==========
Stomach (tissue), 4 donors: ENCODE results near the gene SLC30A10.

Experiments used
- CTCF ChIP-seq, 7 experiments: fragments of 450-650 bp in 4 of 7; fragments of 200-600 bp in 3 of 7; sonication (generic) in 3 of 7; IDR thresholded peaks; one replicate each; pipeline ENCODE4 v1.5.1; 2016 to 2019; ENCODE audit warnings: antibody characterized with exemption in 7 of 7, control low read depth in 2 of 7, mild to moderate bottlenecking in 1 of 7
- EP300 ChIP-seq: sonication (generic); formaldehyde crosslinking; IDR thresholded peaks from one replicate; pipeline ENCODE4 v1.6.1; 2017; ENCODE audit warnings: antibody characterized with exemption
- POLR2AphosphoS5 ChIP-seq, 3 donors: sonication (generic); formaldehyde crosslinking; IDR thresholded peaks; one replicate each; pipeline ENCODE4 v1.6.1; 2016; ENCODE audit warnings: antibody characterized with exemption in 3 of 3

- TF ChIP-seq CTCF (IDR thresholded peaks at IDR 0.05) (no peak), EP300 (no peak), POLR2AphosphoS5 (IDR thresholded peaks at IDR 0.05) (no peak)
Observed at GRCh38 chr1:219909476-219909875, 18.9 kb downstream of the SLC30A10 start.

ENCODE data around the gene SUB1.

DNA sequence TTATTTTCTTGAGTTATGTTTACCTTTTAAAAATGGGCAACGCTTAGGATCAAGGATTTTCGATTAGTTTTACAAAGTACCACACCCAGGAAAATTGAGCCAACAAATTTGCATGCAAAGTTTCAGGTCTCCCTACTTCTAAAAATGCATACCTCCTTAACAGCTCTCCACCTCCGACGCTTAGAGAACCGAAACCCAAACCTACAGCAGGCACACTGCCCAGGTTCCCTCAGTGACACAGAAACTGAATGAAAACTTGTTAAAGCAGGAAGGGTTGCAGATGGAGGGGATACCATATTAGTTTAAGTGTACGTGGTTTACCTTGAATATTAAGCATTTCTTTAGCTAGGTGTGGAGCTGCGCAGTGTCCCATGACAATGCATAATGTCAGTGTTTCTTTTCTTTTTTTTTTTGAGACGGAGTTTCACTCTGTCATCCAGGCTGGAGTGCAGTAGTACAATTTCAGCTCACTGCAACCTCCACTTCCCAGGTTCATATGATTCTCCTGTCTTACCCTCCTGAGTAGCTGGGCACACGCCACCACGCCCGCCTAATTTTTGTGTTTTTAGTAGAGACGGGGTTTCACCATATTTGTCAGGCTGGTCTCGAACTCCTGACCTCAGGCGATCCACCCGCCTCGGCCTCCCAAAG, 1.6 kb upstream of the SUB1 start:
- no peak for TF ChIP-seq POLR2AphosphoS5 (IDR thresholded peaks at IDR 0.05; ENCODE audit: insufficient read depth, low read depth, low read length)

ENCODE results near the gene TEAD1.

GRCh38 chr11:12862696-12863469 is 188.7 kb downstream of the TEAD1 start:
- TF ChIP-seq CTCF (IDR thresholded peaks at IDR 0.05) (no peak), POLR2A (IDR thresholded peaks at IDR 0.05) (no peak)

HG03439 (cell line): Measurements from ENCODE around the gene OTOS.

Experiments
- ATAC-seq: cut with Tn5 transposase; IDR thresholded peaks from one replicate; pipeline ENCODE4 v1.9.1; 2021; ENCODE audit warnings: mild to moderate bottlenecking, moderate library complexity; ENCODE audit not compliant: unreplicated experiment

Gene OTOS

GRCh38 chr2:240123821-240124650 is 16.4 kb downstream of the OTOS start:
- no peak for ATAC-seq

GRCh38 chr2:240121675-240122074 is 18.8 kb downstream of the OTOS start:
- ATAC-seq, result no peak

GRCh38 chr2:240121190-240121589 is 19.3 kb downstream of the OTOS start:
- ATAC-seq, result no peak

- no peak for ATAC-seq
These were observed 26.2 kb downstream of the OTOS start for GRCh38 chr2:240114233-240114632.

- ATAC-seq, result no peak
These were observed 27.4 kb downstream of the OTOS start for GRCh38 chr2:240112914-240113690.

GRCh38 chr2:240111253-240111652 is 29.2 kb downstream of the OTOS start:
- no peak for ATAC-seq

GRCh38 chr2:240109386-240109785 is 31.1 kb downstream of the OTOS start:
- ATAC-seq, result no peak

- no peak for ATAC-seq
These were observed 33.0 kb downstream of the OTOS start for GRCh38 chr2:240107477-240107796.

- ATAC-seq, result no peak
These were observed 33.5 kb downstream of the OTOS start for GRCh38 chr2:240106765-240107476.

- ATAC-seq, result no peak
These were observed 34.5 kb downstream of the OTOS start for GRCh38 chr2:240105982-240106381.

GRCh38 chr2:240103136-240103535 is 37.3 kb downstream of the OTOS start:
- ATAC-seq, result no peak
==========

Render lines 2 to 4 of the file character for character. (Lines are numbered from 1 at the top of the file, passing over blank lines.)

Experiments used
- CTCF ChIP-seq, 7 experiments: fragments of 450-650 bp in 4 of 7; fragments of 200-600 bp in 3 of 7; sonication (generic) in 3 of 7; IDR thresholded peaks; one replicate each; pipeline ENCODE4 v1.5.1; 2016 to 2019; ENCODE audit warnings: antibody characterized with exemption in 7 of 7, control low read depth in 2 of 7, mild to moderate bottlenecking in 1 of 7
- EP300 ChIP-seq: sonication (generic); formaldehyde crosslinking; IDR thresholded peaks from one replicate; pipeline ENCODE4 v1.6.1; 2017; ENCODE audit warnings: antibody characterized with exemption